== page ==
Currently, to run graph DBs on AWS, you must use external Amazon Machine Images for Neo4j, OrientDB, and GraphDB, or use DynamoDB as a storage backend for JanusGraph. When Neptune launches, it will become the first publicly available and fully-managed graph database on AWS.
That’s not all, however. Here are seven steadfast reasons why Neptune stands a high chance of becoming one of your favorite AWS services.
7 reasons you will love Amazon Neptune
- Neptune provides 99.99% availability. On instance failure, it can failover to one of up to 15 low-latency replicas, which makes it pretty fast and reliable.
- The database volume size can grow according to your needs. It increments by 10 GB up to the maximum of 64 TB.
- To provide security, the Amazon Neptune database runs in a VPC where access is managed with firewall access control lists. You can encrypt both, data in transit and at rest.
- Neptune is fully managed, which makes it easy to use and operate. All instances are pre-configured at launch, with settings and parameters adjusted to match the selected instance class. No additional configuration is required.
- Amazon will keep your instances up-to-date thanks to automatic software patching. The database parameters can be monitored with CloudWatch, and the monitoring includes over 20 critical operational metrics like compute, memory, storage, query throughput, and active connections.
- The service supports popular graph models like Apache TinkerPop and W3C’s RDF, and their associated query languages: TinkerPop Gremlin and RDF SPARQL. Such choice is sufficient to configure your existing applications to point to Neptune and make them use your new database.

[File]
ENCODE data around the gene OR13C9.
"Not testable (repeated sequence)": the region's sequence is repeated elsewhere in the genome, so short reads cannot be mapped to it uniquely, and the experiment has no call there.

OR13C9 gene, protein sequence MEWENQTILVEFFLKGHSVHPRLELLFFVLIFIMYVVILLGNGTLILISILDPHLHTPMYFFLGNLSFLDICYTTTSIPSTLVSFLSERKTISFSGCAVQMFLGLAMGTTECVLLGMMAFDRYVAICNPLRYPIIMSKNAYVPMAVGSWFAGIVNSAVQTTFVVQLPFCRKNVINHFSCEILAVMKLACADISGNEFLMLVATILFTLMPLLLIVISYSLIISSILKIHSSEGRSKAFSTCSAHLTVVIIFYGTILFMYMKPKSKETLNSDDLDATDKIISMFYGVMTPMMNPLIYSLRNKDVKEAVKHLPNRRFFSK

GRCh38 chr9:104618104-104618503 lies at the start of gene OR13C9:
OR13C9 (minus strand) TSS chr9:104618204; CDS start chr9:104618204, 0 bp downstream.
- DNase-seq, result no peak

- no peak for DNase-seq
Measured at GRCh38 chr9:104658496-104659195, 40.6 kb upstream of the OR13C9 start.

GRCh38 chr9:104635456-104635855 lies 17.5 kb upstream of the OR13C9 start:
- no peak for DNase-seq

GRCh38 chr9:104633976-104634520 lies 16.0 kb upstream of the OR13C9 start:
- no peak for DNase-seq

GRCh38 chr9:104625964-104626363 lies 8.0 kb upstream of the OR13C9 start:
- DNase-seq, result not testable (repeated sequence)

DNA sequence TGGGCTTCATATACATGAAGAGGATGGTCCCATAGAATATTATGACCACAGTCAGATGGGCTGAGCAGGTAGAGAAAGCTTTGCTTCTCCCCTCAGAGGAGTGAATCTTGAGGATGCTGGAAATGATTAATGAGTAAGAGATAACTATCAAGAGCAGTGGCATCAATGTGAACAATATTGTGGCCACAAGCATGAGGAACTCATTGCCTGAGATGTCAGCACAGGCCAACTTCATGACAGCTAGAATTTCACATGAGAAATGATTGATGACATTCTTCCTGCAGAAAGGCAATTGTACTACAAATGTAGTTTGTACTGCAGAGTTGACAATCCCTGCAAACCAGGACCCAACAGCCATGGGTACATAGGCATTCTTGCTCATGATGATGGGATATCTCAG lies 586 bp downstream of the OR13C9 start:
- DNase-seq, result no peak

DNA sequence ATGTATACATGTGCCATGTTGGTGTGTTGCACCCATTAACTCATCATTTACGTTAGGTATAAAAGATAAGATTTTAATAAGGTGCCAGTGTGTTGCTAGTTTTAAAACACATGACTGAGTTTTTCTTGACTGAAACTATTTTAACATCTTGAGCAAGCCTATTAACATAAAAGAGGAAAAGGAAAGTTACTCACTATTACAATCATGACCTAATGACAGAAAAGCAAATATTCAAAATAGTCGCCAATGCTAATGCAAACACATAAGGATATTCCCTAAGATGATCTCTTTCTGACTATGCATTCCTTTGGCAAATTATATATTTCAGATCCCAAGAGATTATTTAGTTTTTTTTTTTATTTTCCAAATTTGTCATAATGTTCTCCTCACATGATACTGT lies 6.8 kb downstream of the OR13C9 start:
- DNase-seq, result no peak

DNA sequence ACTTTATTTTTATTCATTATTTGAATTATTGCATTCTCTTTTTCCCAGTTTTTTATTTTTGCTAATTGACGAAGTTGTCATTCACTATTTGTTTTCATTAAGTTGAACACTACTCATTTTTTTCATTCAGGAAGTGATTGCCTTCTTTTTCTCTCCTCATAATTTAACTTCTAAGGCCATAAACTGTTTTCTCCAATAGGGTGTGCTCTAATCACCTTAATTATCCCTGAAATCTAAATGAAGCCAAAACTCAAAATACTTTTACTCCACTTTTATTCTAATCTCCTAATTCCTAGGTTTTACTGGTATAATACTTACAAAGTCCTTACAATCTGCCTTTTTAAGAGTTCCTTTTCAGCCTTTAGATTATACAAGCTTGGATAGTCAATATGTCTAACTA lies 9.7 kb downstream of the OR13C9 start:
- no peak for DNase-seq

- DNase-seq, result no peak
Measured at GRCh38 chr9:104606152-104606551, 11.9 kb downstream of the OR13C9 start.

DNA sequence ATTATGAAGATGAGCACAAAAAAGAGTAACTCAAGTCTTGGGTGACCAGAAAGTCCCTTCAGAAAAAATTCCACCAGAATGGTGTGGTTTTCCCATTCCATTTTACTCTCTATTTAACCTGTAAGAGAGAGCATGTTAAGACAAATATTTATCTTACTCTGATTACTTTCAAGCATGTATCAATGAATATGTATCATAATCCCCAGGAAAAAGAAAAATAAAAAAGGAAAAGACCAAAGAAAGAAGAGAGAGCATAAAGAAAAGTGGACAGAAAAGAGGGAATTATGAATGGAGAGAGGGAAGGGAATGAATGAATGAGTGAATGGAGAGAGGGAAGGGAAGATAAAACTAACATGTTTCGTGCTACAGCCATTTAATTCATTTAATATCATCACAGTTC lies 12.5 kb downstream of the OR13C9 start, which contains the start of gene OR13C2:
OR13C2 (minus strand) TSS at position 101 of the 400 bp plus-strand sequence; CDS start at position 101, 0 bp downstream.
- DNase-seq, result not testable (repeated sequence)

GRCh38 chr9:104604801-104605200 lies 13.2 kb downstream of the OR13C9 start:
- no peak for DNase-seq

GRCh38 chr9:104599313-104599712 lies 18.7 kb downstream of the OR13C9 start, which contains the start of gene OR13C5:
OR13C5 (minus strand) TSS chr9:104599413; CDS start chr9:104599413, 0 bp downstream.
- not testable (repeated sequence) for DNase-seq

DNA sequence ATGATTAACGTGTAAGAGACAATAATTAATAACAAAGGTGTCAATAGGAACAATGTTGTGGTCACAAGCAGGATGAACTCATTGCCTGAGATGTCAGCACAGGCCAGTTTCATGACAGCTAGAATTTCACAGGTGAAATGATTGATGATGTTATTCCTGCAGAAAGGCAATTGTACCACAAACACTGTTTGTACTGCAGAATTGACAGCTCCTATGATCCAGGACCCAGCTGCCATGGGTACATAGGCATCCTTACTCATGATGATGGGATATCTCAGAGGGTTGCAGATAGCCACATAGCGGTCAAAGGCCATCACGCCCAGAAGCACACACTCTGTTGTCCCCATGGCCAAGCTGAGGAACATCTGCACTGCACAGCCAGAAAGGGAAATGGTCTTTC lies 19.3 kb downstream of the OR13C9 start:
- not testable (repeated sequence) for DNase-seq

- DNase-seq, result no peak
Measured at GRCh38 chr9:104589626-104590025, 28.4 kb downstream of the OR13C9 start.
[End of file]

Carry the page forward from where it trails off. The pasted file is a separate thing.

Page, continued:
- Amazon Neptune instances start at $0.098 per hour for a db.t2.medium instance. The storage cost is $0.10 per GB-month, and the I/O rate price is $0.20 per 1 million requests. Regarding backup storage, there’s no extra charge for up to 100% of your total Neptune storage per region. All exceeding storage comes at standard S3 rates. Standard data transfer rates apply for outbound transfer.
How to get Amazon Neptune?
Amazon Neptune is still in the preview stage (you can sign up here: https://pages.awscloud.com/NeptunePreview.html), however, until it becomes publicly available, you may use graph databases on AWS by running your database with EC2 and EBS services.
Neo4j, OrientDB, and GraphDB are available on the AWS marketplace. You can also use Amazon DynamoDB as a backend for JanusGraph to store graphs of any size in fully-managed DynamoDB, without changing your application.
You just can’t go wrong with graph databases
Graph databases are perfect when you need to store and query relationships between objects in your datasets. They eliminate the need for complicated SQL queries. As long as your application requires operating on relationships, then there’s no better choice. And if you would like to use an AWS product, that leaves you with Amazon Neptune.
I strongly encourage you to sign up for a preview and test Neptune on your own, especially if you have never used graph databases before. You will become a devoted fan in no time.